Jøhnny Fävòrítê (johnnyfavorite) wrote,
Jøhnny Fävòrítê

the reluctant athlete, part one

I am not particularly inspired to write anything new today, so I'm going to raid my back catalog of USENET articles. LiveJournal readers have never seen them, so it's new to you! And it might get me in the mood to take up more athletic pursuits. Originally written on November 24, 2002.

I've always been too sedentary. That wasn't so much of a problem when I was younger but now my metabolism is shot and I'm in danger of turning into one of those American Beef Cows In Nikes that makes us look like a nation of wimps. No way. I'm far too vain for that. I'll take up heroin before I get fat.

Hoping I wouldn't have to resort to something that drastic, on Saturday I went to a rock-climbing gym for the first time. There was a group of guys at Be who were into it but I never went with them, silly me. Also hearing from my friend Red again, who's always full of athletic stories, got me to thinking about it.

It certainly didn't occur to me that you'd have to partner with somebody all the time. A guy who works there named Dave ran me through the terminology and the rope goes here and the harness goes there and you brake by pulling here blah blah, then I got hooked up with the best climber in the gym that day, a guy named Todd. He's a CPA, probably five or six years older than me.

They had me "belaying" first, being the guy at the bottom holding the rope for the climber. That was pretty stressful in and of itself. You have to keep the rope tight but not too tight, you don't want to restrict the climber but you don't want him to fall to the ground either. I was probably too conservative now that I think about it, but better to err on that side than the other.

Being a first-timer, I don't think anybody was expecting me to go up the first wall route as fast as I did. I just now remembered, Todd said: "You went right up the wall." At the time I was thinking: Yeah, so? Isn't that the object? What he meant was "I'm surprised you went up the wall so FAST."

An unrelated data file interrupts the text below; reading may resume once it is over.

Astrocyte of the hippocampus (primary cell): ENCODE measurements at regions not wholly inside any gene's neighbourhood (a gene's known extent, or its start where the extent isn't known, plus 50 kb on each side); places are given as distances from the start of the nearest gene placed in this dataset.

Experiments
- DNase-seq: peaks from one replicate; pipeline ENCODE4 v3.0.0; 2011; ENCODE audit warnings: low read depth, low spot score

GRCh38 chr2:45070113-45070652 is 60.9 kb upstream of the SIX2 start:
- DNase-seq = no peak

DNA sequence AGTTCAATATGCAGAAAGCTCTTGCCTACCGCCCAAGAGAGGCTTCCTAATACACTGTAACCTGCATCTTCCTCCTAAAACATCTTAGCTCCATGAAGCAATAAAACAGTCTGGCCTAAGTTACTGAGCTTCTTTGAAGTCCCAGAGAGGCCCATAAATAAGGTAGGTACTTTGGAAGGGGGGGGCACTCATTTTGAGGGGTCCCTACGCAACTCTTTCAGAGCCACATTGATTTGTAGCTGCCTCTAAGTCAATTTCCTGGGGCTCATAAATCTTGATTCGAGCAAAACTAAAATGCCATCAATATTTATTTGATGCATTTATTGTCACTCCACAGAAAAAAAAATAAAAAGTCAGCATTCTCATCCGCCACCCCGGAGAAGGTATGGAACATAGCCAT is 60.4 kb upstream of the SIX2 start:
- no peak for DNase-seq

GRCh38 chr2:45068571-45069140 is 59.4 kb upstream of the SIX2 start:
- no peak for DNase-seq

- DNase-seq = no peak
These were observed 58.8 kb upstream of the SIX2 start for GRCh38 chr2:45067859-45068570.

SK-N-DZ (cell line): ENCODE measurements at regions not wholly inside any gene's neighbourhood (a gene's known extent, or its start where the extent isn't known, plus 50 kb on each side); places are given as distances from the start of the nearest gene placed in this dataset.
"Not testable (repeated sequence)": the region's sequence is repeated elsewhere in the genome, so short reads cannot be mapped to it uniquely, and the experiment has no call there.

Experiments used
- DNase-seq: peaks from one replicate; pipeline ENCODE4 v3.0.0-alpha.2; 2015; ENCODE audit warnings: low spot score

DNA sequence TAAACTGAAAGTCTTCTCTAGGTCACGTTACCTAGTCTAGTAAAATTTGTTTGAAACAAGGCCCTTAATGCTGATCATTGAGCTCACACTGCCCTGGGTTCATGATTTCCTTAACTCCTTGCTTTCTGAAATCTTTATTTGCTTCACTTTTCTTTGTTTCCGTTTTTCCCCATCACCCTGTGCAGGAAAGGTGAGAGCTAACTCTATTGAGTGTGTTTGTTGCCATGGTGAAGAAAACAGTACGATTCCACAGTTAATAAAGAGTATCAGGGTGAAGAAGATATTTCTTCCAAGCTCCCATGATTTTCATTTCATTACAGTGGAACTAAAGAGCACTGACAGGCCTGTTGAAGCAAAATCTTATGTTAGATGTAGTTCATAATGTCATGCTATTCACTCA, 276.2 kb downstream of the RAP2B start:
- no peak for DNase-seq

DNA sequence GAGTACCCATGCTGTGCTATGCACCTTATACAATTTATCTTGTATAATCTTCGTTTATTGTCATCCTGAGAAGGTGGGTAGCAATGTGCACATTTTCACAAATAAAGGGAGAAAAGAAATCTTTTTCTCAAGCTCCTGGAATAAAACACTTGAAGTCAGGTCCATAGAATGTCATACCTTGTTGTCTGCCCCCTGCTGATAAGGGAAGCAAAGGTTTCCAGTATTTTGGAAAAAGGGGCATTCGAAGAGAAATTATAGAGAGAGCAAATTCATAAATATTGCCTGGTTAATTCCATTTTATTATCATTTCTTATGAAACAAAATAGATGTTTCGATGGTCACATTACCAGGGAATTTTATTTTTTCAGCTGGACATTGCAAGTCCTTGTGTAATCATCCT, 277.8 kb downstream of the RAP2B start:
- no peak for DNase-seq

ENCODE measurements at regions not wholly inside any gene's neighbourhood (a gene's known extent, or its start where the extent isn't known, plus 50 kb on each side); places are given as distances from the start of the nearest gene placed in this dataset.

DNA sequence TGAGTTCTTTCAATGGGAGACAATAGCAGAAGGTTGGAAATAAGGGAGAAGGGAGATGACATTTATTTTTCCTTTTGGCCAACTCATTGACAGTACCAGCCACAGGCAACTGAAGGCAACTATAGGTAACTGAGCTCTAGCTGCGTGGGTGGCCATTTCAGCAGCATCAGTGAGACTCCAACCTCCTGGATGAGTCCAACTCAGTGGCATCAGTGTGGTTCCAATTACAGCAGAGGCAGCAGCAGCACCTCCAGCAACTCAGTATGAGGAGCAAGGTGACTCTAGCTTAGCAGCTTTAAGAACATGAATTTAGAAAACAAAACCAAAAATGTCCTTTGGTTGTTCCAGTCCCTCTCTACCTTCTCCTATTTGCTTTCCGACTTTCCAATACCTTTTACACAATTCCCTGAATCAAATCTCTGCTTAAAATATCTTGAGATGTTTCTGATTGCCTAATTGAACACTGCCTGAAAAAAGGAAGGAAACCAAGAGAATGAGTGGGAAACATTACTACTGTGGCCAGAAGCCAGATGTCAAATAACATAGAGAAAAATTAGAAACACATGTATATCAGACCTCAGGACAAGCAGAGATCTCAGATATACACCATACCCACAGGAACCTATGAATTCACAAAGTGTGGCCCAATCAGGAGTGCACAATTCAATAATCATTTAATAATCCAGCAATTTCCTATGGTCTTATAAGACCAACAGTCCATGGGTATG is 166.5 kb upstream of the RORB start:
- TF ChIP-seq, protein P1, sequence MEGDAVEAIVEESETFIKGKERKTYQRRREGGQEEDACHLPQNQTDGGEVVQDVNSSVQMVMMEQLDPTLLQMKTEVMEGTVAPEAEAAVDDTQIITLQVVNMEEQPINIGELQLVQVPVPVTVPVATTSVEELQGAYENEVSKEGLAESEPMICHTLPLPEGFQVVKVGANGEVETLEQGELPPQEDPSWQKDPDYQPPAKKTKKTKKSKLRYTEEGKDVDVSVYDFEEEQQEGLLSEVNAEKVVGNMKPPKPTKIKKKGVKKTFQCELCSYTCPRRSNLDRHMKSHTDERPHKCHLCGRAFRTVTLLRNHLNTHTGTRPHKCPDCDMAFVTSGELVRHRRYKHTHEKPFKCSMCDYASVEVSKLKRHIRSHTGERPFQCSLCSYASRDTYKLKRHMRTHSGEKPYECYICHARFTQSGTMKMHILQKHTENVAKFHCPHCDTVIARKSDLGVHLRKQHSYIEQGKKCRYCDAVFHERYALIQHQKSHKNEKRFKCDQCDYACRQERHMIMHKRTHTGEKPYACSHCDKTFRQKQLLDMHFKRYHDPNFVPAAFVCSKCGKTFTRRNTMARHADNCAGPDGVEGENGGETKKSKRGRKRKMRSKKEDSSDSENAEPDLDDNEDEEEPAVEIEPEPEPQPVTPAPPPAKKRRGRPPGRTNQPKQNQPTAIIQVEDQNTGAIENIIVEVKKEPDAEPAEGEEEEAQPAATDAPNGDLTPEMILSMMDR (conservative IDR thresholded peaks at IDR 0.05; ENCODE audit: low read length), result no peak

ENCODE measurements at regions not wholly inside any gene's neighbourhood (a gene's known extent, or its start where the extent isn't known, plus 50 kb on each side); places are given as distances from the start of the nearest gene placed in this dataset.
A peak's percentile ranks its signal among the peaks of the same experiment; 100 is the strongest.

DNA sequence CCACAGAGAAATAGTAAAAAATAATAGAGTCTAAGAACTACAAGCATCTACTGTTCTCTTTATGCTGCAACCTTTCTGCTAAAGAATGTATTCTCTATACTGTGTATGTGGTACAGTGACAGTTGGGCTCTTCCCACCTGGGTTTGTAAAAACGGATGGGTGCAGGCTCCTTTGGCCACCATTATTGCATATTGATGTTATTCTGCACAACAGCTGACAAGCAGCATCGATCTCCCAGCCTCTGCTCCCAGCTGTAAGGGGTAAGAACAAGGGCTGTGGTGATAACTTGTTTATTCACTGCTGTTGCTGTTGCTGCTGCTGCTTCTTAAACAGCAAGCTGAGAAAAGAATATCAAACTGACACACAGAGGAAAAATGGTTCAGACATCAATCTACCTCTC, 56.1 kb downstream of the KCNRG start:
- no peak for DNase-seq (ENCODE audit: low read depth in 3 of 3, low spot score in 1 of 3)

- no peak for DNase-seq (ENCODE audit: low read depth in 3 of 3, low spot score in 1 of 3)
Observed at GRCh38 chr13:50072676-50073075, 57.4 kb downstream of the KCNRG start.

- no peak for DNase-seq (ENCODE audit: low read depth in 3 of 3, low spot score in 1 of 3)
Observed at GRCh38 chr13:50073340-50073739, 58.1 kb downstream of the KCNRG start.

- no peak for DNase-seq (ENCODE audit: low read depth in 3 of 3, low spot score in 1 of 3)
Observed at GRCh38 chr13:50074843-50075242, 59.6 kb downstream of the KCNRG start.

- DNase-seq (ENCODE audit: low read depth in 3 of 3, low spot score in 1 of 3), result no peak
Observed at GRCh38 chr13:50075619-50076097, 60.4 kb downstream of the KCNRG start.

Little did I know. I should have hung back and savored the easy routes. The second route they put me on was just terrifying. I mean, to me anyway. Twelve feet overhead the wall inclines in toward you and there's not much to grab onto to get over the hump. My inner ear was going "AAAAAH! I'M GONNA FALL TO MY DEATH!" and I got that one over with even quicker than the first. Just due to sheer terror.

It was the third route where I finally met my match. The holds were far enough apart that I couldn't make the moves. I missed a grip and ended up dangling in mid-air at the end of the rope. I asked Todd what I was supposed to do next and he told me where to stand, what to grab for. The next hold seemed two or three body lengths away but he said "just push forward with your legs, you'll be there." I thought HA HA! YOU'RE INSANE! My fear of falling was still making me too cautious. But he was right, once I finally got up the nerve to do it. It was simply a matter of "standing up" into the next hold.

The regulars at the gym apparently like this. I watched the good climbers and they spend most of their time dangling off the rope, consulting with each other over how to make the next move. Maybe ten seconds re-attaching to the wall and trying the move, nope that didn't work either, then another minute of dangling and consulting. I don't like that aspect much, it seems too fiddly. It was kind of thrilling to finally make a move that had seemed impossible only a few seconds earlier, which I could only do when I utterly destroyed my new no-swearing rule, but it's just too taxing to be considered a leisure-time activity. I was hoping for a way to burn calories without having to do boring regular gym stuff, not hang from a rope debating hand holds. I suppose I can just say that the next time I go and choose the easy routes.

There is this wall in the first room with a four-foot bulge in it, right? I saw it when I came in. Then I did all my climbing in the second room around the corner. Hours later when I came back into the first room I saw that wall again and it LEAPT out at me. Suddenly I realized all the sinister menace in that bulge that I hadn't understood the first time. Looking at it before, as a civilian, it had meant nothing. I looked at it after becoming a climber and realized that it hates me. I could feel my guts turning to water as I visually tried to pick a route around that bulge. Any way up past it looked pretty poor and I felt even worse. I won't be tackling that particular route any time soon. I wonder if that's what motivates the good climbers: That rock face hates me, and I'm going up it anyway. Will the wall make you its bitch or the other way around?

The thing I like about physical activity is that it pulls you out of yourself. Forces you to succumb to the will of the universe.
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